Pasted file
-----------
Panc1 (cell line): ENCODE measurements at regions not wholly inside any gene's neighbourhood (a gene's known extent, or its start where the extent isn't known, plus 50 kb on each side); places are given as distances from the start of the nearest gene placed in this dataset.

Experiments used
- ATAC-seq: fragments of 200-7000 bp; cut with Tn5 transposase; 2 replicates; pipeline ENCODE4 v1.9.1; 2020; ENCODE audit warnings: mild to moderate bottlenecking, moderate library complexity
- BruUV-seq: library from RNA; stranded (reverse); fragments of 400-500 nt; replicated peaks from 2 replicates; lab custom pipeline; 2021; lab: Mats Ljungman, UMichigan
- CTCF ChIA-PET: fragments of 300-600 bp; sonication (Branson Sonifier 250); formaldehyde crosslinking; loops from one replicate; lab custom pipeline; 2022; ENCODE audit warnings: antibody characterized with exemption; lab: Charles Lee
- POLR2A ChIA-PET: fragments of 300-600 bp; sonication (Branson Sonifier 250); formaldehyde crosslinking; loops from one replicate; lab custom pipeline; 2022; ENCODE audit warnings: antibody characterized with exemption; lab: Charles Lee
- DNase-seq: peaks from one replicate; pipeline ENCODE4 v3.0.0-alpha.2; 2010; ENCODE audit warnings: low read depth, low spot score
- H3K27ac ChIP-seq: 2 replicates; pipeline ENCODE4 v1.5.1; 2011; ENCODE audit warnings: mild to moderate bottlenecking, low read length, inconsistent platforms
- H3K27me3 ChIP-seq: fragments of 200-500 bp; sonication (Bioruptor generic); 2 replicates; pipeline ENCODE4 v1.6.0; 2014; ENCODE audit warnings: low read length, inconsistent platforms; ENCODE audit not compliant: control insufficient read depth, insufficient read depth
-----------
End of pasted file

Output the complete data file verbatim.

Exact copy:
Panc1 (cell line): ENCODE measurements at regions not wholly inside any gene's neighbourhood (a gene's known extent, or its start where the extent isn't known, plus 50 kb on each side); places are given as distances from the start of the nearest gene placed in this dataset.

Experiments used
- ATAC-seq: fragments of 200-7000 bp; cut with Tn5 transposase; 2 replicates; pipeline ENCODE4 v1.9.1; 2020; ENCODE audit warnings: mild to moderate bottlenecking, moderate library complexity
- BruUV-seq: library from RNA; stranded (reverse); fragments of 400-500 nt; replicated peaks from 2 replicates; lab custom pipeline; 2021; lab: Mats Ljungman, UMichigan
- CTCF ChIA-PET: fragments of 300-600 bp; sonication (Branson Sonifier 250); formaldehyde crosslinking; loops from one replicate; lab custom pipeline; 2022; ENCODE audit warnings: antibody characterized with exemption; lab: Charles Lee
- POLR2A ChIA-PET: fragments of 300-600 bp; sonication (Branson Sonifier 250); formaldehyde crosslinking; loops from one replicate; lab custom pipeline; 2022; ENCODE audit warnings: antibody characterized with exemption; lab: Charles Lee
- DNase-seq: peaks from one replicate; pipeline ENCODE4 v3.0.0-alpha.2; 2010; ENCODE audit warnings: low read depth, low spot score
- H3K27ac ChIP-seq: 2 replicates; pipeline ENCODE4 v1.5.1; 2011; ENCODE audit warnings: mild to moderate bottlenecking, low read length, inconsistent platforms
- H3K27me3 ChIP-seq: fragments of 200-500 bp; sonication (Bioruptor generic); 2 replicates; pipeline ENCODE4 v1.6.0; 2014; ENCODE audit warnings: low read length, inconsistent platforms; ENCODE audit not compliant: control insufficient read depth, insufficient read depth